COP26 President received morale support from the floor for the hard decision to adopt the revised decision text of Glasgow Climate Pact. Credit: UNFCCC

Glasgow Climate Pact “a fragile win”: COP26 President

The new global climate pact to address the urgency of climate change and its impacts, Glasgow Climate Pact, has been introduced following the final hours of COP26, which were extended from Friday and ran until Saturday night, with a hectic atmosphere and emotional break-down

COP26, seen as a make-or-break meeting for addressing climate change in this critical decade, has reached a conclusion with the new global climate pact called Glasgow Climate Pact introduced as the meeting adopted the pact late last night amid a hectic atmosphere and emotional break-down.

Following the extension of the deadline on Friday, which was missed as the climate negotiators could not reach the conclusion as scheduled, the climate negotiators and delegates of over 190 countries of the UN Climate Change Conference (UNFCCC) convened again to try to settle the deal to address the urgency of climate change together.

After the informal stocktaking session was held, they resumed the last session of the Closing Plenary with the second version of the draft decision text, which contained some changes made to the version released on Wednesday, particularly on coal and fossil fuel subsidies phase-out. It added such words like “unabated” coal power and “insufficient” fossil fuel subsidies, the point that climate campaigners criticized as being weakened.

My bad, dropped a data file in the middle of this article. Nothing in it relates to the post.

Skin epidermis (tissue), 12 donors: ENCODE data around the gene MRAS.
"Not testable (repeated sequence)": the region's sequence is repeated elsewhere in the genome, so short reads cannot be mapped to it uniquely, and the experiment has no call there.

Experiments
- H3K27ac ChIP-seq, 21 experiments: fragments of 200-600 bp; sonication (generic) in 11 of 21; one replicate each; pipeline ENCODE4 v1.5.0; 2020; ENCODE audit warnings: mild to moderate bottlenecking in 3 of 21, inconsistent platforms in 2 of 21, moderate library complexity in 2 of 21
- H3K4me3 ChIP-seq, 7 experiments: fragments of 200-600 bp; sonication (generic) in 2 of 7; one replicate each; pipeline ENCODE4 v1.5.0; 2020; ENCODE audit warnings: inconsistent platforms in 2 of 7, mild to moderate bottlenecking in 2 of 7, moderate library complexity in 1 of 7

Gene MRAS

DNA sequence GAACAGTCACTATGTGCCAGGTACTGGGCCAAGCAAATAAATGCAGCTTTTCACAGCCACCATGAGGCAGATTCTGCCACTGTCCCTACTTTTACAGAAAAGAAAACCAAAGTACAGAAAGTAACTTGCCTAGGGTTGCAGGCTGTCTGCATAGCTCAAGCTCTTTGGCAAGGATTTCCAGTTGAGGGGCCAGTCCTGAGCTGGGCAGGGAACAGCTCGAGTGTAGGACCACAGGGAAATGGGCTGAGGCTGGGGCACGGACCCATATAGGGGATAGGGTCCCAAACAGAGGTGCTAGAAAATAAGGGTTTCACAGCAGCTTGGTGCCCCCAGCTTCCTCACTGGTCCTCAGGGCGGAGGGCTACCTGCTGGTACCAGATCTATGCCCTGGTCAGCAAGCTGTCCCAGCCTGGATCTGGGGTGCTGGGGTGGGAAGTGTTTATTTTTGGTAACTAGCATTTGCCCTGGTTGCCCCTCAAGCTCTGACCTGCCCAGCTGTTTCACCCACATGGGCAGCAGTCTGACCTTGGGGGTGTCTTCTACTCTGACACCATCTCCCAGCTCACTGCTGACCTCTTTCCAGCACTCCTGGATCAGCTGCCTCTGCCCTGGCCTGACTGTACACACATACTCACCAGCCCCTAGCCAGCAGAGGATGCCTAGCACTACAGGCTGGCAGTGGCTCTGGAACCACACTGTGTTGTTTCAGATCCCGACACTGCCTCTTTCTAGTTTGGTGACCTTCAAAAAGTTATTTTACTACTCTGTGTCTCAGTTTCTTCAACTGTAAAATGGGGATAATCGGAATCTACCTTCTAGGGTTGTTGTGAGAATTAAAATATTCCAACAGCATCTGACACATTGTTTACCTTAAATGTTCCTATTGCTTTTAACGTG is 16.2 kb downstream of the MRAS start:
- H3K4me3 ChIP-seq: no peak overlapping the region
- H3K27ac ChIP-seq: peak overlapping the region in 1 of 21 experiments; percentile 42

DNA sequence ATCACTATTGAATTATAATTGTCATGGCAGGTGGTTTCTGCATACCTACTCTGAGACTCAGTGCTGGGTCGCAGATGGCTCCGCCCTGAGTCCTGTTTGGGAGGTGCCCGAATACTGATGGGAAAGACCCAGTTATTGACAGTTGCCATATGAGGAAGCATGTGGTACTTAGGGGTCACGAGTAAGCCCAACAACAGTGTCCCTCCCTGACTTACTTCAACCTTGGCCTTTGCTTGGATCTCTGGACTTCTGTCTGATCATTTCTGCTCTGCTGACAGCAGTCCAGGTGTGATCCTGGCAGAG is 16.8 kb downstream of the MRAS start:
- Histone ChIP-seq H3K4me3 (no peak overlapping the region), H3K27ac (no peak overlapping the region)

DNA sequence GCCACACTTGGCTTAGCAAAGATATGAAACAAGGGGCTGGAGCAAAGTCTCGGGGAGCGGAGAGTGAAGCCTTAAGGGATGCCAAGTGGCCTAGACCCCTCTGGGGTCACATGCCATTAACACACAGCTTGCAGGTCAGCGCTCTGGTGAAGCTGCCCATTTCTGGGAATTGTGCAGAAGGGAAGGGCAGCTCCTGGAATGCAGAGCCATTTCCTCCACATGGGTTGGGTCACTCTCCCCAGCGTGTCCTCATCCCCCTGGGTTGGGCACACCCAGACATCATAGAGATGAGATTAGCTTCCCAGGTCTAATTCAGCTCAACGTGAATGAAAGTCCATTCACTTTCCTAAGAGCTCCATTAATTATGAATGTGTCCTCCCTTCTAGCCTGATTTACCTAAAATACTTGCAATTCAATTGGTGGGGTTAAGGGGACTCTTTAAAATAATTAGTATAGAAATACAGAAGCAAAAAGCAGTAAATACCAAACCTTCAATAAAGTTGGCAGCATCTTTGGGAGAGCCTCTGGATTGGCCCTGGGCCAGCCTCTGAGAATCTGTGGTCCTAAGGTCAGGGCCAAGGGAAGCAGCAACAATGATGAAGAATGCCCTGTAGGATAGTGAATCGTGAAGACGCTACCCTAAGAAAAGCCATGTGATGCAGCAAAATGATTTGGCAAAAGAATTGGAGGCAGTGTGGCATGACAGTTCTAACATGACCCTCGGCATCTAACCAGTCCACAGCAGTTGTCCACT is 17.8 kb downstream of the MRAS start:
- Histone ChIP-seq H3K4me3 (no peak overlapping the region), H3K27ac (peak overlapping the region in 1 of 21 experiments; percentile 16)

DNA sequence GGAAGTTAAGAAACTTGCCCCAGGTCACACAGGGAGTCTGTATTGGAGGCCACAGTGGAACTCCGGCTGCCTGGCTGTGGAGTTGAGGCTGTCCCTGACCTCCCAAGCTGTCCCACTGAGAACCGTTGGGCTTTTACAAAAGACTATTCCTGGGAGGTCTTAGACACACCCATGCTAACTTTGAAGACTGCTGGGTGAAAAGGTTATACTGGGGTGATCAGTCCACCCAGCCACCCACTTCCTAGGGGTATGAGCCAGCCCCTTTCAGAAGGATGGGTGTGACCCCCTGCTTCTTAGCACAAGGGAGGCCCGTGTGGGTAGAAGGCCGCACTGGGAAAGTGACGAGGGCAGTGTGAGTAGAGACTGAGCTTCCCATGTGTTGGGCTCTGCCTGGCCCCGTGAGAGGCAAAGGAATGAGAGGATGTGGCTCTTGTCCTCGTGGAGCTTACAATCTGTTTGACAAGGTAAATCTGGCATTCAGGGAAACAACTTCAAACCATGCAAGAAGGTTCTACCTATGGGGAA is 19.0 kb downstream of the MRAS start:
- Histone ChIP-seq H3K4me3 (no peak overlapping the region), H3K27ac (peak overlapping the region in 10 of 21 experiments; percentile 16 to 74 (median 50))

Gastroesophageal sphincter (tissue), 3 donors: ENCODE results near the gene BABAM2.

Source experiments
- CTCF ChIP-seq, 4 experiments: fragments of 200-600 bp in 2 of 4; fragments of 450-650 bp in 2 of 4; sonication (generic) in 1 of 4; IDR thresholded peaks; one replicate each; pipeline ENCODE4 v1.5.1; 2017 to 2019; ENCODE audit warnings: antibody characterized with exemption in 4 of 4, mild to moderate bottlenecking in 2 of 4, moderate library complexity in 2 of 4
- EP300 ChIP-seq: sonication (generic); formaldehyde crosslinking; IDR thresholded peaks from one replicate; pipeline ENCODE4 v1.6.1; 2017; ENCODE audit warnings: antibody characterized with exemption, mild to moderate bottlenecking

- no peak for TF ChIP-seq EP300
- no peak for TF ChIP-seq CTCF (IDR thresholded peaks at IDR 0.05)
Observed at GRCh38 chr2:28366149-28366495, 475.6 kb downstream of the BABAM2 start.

But shortly before the meeting proceeded to make a decision on the draft decision text proposed by the President, a tense and informal negotiation still prevailed among representatives of major countries including the US’s climate envoy Jon Kerry, India’s climate minister Bhupender Yadav, and COP26 President Alok Sharma, and others.

This chaotic scene was later removed from the UNFCCC’s record.

I The so-called last-minute negotiation took place shortly before the Closing Plenary was opened. Credit: UNFCCC

India and China then officially proposed to rephrase the word “phase-out” to “phase-down” of coal power, the proposal which was seen as further watering the text down, but forcibly made its way to the latest version of the pact despite strong rebukes from other countries and blocs that support an end of coal.

Mr. Yadav asked how developing countries could promise to “phase out” coal and fossil fuel subsidies when they “have still to deal with their development agendas and poverty eradication”.

Swiss environment minister Simonetta Sommaruga, however, viewed otherwise. She raised her point and expressed “profound disappointment” on the text and the language that had been agreed on on coal and fossil fuels subsidies, but further watered down in what she called the last-minute change.